Lake Victoria is the largest freshwater Lake in Africa (also largest tropical Lake) and the second largest in the world after Lake Superior in the United States. Its surface area is approximately 68,635km2. Its greatest length is about 400km and its breadth is about 320 km. The shoreline is very irregular and totals some 3,300km in length. It contains about 2,760 cubic kilometres of water with an altitude of 1135m above mean sea level. Much of the Lake is relatively shallow, reaching a maximum depth of about 80m, and an average depth of about 40m; the deepest zone (60-90m) lies toward the shore.
Because the Lake is shallow, its volume is substantially less than that of other Eastern African Lakes with much smaller surface area. The volume of Lake Victoria’s water is only 15 percent of the volume of Lake Tanganyika, even though the latter has less than half the surface area. There is little annual variation in water temperatures, the mean surface being about 24◦C and that of deeper water at 23◦C.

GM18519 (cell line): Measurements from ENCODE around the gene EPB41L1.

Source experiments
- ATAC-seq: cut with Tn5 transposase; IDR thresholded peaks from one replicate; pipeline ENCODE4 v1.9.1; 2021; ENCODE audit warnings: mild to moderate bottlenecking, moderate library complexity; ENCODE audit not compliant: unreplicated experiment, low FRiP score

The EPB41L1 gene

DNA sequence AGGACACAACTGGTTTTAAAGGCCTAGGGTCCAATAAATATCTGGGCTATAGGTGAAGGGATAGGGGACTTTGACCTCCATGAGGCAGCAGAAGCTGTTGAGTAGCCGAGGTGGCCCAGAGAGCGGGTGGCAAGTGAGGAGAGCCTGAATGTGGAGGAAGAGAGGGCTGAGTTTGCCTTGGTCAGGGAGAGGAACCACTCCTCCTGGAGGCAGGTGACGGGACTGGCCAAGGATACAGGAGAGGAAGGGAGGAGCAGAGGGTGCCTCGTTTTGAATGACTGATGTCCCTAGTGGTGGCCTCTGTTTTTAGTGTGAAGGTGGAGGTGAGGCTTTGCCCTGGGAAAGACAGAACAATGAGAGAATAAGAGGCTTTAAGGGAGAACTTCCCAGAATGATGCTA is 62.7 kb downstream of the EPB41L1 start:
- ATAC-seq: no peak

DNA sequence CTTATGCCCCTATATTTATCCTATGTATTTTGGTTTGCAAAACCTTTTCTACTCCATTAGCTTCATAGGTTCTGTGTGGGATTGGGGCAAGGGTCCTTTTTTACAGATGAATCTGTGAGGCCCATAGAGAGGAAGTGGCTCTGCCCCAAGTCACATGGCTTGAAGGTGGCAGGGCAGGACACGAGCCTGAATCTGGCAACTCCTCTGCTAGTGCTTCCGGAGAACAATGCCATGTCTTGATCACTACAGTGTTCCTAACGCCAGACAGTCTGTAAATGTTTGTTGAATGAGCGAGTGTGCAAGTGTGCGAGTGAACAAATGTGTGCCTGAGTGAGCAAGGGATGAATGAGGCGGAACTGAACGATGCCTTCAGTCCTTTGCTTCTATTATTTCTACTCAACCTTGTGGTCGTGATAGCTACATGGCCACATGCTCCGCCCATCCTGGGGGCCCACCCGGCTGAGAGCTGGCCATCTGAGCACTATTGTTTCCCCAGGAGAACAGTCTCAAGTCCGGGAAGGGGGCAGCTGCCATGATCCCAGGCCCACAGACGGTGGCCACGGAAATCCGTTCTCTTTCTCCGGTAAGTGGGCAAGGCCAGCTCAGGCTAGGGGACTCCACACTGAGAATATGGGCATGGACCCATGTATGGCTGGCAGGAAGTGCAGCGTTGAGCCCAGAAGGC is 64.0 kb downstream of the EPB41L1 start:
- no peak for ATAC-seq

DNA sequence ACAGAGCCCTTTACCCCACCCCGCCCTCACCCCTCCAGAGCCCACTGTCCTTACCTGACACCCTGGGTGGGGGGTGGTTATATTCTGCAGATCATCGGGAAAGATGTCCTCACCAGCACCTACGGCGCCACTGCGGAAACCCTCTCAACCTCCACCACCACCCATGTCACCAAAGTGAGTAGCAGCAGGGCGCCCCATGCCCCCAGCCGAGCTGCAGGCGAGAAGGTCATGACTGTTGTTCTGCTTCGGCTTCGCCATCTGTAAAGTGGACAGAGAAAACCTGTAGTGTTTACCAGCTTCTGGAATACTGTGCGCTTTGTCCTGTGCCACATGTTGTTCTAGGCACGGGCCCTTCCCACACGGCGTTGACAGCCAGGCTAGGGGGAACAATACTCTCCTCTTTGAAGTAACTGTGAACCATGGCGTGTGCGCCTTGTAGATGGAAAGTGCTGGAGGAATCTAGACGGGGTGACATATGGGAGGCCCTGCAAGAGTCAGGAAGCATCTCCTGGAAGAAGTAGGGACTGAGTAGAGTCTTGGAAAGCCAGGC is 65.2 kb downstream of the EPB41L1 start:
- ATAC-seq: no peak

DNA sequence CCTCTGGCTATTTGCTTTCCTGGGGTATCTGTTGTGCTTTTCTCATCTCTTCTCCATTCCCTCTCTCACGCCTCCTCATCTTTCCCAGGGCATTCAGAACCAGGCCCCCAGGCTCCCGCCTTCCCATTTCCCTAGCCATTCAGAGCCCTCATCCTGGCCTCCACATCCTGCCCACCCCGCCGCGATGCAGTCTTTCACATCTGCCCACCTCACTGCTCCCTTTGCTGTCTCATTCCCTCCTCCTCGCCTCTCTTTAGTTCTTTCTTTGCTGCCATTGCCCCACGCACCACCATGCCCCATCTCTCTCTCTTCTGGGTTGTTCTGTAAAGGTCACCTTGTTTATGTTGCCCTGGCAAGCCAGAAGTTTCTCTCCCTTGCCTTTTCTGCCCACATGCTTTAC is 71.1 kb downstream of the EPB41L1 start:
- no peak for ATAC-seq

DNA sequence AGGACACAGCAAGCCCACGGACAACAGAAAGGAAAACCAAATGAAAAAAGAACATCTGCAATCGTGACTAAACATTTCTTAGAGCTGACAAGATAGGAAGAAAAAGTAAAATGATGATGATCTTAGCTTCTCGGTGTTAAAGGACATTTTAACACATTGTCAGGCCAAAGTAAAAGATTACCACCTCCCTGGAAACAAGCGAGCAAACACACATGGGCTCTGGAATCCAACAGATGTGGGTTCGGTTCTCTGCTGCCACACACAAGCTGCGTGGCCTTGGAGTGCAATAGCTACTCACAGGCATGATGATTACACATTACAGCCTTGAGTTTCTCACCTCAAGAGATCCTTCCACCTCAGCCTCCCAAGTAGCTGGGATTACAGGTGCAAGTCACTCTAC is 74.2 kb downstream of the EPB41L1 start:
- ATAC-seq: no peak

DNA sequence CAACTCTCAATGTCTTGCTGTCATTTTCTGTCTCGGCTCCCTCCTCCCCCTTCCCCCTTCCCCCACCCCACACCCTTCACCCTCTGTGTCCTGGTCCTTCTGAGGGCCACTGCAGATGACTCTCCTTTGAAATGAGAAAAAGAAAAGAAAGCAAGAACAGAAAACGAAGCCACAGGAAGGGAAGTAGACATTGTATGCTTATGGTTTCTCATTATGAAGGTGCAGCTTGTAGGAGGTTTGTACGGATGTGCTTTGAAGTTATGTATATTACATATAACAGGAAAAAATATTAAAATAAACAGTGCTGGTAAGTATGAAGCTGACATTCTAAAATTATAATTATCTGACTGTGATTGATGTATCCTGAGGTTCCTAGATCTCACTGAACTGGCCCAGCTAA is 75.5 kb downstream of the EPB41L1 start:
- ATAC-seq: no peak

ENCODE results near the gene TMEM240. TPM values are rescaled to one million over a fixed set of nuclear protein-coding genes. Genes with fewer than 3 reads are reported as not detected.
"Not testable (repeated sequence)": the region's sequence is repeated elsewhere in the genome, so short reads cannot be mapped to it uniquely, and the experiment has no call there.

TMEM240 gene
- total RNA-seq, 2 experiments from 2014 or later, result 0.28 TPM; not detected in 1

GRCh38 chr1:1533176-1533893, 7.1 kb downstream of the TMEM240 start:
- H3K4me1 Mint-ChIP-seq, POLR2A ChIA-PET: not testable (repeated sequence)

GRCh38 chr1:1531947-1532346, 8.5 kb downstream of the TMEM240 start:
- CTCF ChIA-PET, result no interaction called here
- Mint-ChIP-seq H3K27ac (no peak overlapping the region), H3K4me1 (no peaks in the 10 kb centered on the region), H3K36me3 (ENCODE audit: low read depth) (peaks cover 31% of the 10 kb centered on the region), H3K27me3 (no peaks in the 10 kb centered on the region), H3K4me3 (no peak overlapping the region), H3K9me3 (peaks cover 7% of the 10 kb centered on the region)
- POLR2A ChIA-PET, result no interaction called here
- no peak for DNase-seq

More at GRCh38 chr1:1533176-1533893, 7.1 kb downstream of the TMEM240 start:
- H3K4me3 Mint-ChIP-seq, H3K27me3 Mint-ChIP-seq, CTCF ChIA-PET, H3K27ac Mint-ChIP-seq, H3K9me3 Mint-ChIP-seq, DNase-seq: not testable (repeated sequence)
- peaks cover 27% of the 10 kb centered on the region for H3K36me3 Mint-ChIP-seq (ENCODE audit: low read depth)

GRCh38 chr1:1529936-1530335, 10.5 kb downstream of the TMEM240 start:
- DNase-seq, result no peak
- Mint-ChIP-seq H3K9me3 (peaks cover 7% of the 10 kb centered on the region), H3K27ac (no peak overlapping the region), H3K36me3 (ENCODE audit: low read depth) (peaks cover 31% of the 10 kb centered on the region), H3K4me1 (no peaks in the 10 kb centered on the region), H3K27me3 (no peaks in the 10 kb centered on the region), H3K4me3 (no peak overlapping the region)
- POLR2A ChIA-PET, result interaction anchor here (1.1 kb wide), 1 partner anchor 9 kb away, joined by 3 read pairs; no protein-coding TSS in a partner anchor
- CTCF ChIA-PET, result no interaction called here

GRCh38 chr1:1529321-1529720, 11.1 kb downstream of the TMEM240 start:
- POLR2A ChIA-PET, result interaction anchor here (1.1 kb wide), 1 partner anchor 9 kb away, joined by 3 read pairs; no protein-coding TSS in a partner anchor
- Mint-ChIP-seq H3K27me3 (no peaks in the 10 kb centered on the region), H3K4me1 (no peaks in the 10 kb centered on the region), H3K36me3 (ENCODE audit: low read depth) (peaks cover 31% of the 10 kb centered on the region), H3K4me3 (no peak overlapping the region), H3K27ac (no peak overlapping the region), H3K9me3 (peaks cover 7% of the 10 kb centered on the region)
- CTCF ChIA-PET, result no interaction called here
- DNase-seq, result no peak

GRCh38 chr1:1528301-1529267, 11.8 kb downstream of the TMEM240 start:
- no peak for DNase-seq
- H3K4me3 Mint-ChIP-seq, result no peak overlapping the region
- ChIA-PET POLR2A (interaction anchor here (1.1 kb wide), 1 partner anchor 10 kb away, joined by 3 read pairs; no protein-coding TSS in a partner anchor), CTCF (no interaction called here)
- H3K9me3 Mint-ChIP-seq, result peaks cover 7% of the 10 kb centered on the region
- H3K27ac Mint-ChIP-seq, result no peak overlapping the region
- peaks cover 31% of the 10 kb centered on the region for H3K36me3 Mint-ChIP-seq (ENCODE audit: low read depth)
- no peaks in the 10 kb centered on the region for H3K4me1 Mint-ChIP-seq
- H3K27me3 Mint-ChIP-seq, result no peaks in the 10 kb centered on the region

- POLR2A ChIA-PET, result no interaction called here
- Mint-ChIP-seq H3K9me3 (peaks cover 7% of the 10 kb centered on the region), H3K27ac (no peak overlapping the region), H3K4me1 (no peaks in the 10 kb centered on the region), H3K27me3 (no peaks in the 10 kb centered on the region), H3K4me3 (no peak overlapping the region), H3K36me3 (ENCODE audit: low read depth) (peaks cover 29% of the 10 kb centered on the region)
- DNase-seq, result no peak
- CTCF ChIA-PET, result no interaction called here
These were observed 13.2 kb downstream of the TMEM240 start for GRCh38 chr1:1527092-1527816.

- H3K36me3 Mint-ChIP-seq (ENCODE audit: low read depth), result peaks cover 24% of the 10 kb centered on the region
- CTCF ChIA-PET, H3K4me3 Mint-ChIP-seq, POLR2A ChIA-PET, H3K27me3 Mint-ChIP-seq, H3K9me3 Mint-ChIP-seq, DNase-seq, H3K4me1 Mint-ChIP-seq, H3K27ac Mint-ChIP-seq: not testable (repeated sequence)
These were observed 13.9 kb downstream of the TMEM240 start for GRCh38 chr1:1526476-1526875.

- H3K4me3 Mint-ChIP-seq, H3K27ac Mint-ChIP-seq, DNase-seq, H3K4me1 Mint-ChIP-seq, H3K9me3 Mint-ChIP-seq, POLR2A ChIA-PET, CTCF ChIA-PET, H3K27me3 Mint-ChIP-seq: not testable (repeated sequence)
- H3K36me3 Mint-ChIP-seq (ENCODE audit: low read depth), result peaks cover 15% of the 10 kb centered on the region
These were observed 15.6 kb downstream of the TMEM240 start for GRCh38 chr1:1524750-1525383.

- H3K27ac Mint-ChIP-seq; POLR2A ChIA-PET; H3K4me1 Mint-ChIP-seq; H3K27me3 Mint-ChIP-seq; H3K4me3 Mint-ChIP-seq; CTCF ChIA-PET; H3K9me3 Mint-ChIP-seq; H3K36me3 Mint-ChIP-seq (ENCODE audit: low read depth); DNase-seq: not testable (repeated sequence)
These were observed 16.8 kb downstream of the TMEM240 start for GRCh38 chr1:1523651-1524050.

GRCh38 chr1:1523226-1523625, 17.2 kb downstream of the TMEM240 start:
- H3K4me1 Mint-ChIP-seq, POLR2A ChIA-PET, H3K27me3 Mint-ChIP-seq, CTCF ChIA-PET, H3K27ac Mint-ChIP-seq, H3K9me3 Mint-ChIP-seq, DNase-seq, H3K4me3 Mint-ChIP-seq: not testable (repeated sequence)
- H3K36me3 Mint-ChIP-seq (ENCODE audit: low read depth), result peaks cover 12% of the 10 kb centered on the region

The Lake straddles the Equator and touches the…show more content… The Lake basin’s main natural resources include: water resources, fisheries resources, forestry, minerals, human resources, wildlife and agriculture. Lake Victoria basin has great opportunities for sustainable socioeconomic development. Prospects for future growth and the wellbeing of its increasing population, now standing at about 30 million, are good. It is, therefore, important to make plans for sustainable development in the Lake basin, which must include socio-economic and environmental considerations. As an important pre-requisite for sustainability, the carrying capacity of the natural environment must be respected. The richness of the natural resources and a healthy environment within the basin should prevail as the fundamental basis for socio-economic development. The tools to make this possible are, however, of socio-economic